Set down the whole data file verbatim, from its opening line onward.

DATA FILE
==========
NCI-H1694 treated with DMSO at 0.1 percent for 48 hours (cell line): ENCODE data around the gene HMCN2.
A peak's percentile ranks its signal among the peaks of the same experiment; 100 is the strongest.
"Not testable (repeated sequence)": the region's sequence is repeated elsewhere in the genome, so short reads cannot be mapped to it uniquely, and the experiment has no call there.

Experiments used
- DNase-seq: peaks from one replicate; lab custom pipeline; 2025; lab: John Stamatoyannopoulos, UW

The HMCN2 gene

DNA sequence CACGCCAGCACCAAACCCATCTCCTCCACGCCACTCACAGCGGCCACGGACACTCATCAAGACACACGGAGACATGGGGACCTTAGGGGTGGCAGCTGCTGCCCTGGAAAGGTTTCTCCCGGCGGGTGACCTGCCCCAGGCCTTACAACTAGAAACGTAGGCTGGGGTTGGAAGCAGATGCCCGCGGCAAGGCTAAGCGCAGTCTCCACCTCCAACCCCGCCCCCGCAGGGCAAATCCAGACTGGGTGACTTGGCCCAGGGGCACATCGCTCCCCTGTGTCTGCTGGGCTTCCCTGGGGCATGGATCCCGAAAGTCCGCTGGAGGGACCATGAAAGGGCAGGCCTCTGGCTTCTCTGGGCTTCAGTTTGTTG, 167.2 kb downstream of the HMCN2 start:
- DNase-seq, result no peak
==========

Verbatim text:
NCI-H1694 treated with DMSO at 0.1 percent for 48 hours (cell line): ENCODE data around the gene HMCN2.
A peak's percentile ranks its signal among the peaks of the same experiment; 100 is the strongest.
"Not testable (repeated sequence)": the region's sequence is repeated elsewhere in the genome, so short reads cannot be mapped to it uniquely, and the experiment has no call there.

Experiments used
- DNase-seq: peaks from one replicate; lab custom pipeline; 2025; lab: John Stamatoyannopoulos, UW

The HMCN2 gene

DNA sequence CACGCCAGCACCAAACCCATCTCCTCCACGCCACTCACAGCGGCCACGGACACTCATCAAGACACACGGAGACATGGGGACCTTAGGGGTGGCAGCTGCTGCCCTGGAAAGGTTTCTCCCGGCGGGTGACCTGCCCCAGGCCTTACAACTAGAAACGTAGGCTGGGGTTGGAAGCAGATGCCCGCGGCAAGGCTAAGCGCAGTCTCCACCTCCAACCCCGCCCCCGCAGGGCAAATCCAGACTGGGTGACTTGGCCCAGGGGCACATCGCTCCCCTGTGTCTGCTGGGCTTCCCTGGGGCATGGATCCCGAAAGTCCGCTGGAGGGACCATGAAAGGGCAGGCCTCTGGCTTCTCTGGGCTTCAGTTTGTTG, 167.2 kb downstream of the HMCN2 start:
- DNase-seq, result no peak